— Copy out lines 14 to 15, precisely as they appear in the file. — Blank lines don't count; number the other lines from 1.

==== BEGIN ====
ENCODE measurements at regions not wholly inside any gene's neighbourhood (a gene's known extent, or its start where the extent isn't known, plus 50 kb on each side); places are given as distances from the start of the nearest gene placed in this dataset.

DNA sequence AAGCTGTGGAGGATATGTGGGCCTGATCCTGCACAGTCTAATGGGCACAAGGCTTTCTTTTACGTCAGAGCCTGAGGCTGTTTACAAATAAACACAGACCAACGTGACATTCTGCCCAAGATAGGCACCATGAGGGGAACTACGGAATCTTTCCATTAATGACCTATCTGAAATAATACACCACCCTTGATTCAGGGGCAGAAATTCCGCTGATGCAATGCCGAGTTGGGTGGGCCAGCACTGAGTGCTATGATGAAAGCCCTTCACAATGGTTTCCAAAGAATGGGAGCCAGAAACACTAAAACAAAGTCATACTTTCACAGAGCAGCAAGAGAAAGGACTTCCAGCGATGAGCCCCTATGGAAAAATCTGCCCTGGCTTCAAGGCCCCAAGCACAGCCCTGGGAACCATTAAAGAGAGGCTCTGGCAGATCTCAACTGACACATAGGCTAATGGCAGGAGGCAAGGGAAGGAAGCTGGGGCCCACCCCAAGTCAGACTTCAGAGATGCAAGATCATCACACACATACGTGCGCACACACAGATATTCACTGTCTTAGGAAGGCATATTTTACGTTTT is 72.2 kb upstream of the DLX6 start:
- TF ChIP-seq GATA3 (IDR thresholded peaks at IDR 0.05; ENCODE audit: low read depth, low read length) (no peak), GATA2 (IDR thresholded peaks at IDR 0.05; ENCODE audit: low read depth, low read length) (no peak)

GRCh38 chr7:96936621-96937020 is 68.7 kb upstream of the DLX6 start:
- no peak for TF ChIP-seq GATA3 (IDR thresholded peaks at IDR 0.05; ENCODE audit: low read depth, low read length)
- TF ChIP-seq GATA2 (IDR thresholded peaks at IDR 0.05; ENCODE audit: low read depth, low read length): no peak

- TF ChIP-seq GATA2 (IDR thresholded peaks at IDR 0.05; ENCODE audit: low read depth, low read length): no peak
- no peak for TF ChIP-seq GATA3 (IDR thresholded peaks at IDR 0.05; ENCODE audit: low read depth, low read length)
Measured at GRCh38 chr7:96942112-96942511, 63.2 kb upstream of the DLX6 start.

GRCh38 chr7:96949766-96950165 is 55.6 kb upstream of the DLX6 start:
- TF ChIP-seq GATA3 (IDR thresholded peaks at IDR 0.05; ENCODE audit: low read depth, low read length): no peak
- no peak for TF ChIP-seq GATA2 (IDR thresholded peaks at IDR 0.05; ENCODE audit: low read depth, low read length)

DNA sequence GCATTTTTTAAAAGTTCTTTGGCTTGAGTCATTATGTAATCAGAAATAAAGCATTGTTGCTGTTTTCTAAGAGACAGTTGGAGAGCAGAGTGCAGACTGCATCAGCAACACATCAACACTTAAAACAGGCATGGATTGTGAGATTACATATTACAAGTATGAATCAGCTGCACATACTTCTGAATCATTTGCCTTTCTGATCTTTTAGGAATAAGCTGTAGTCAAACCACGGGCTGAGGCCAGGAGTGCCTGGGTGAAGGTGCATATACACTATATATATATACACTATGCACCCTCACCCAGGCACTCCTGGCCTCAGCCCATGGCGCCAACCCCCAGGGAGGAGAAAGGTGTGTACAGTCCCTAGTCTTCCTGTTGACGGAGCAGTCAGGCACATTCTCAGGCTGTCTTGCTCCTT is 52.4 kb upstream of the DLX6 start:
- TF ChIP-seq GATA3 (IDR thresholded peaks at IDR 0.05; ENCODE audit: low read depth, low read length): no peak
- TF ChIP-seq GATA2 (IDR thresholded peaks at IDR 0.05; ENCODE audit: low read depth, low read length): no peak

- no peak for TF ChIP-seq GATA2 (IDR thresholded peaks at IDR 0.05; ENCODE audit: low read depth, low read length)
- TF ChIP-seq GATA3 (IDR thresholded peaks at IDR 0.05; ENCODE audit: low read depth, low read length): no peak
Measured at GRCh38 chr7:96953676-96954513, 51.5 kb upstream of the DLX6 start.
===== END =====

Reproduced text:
- TF ChIP-seq GATA3 (IDR thresholded peaks at IDR 0.05; ENCODE audit: low read depth, low read length): no peak
- TF ChIP-seq GATA2 (IDR thresholded peaks at IDR 0.05; ENCODE audit: low read depth, low read length): no peak